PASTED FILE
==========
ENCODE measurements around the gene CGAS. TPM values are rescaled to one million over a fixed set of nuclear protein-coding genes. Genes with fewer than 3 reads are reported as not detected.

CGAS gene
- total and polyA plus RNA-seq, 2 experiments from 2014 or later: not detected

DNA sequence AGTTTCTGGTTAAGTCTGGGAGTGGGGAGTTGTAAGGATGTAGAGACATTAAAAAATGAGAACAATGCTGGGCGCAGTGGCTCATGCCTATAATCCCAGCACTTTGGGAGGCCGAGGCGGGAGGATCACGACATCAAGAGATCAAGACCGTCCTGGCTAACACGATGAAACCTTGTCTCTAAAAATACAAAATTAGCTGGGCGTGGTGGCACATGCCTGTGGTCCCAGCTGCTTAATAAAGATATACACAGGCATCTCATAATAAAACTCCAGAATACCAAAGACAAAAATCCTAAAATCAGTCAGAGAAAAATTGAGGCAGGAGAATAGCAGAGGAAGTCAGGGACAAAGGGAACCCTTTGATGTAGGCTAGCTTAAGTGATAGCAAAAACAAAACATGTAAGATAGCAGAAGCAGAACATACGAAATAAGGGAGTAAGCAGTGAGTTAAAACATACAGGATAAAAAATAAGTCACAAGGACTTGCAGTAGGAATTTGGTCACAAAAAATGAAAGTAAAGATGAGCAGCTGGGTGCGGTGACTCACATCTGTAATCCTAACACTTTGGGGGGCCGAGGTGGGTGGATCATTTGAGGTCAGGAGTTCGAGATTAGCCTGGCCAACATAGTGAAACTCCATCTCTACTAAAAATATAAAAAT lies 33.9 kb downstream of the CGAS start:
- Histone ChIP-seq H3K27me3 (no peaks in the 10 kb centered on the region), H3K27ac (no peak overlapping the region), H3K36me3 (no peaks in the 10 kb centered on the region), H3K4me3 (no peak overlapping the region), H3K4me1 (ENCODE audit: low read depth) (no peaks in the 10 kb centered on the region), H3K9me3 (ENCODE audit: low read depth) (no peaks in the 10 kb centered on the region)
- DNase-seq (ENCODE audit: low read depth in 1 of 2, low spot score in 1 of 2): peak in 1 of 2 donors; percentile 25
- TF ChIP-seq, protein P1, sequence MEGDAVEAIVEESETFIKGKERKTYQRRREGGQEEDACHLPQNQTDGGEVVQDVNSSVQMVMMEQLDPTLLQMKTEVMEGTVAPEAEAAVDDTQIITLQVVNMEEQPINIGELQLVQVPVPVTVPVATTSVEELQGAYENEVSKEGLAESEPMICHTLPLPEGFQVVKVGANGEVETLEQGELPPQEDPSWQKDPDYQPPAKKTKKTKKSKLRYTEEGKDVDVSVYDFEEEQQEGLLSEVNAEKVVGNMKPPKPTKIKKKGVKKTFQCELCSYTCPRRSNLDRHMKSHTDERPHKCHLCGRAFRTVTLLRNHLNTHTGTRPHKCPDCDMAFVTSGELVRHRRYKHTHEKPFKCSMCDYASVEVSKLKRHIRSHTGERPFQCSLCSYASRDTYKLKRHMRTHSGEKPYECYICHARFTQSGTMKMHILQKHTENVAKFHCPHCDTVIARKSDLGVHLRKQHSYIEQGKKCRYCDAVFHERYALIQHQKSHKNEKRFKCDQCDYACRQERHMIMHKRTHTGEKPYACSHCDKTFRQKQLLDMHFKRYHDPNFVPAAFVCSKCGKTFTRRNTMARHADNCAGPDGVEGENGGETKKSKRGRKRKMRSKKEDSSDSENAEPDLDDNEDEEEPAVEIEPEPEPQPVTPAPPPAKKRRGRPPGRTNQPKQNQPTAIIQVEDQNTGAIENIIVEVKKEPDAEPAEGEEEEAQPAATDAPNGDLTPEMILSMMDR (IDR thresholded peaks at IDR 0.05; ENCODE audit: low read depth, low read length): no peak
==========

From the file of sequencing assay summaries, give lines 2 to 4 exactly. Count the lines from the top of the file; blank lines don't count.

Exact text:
CGAS gene
- total and polyA plus RNA-seq, 2 experiments from 2014 or later: not detected

DNA sequence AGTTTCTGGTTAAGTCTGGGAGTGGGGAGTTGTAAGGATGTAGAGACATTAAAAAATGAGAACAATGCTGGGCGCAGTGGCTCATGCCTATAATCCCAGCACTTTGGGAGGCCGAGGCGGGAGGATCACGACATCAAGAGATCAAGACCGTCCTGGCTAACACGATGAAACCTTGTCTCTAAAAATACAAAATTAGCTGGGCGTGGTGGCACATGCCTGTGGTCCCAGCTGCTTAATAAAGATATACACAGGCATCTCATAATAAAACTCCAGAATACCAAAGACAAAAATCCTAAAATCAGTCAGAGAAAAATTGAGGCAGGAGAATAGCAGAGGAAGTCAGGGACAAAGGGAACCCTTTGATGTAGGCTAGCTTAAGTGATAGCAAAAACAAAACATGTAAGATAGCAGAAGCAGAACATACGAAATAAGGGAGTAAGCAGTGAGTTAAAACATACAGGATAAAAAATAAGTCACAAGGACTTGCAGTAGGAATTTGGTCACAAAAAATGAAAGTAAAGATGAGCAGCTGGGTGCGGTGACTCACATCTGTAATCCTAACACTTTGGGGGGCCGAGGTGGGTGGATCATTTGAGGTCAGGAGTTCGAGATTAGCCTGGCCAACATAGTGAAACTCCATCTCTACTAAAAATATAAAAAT lies 33.9 kb downstream of the CGAS start: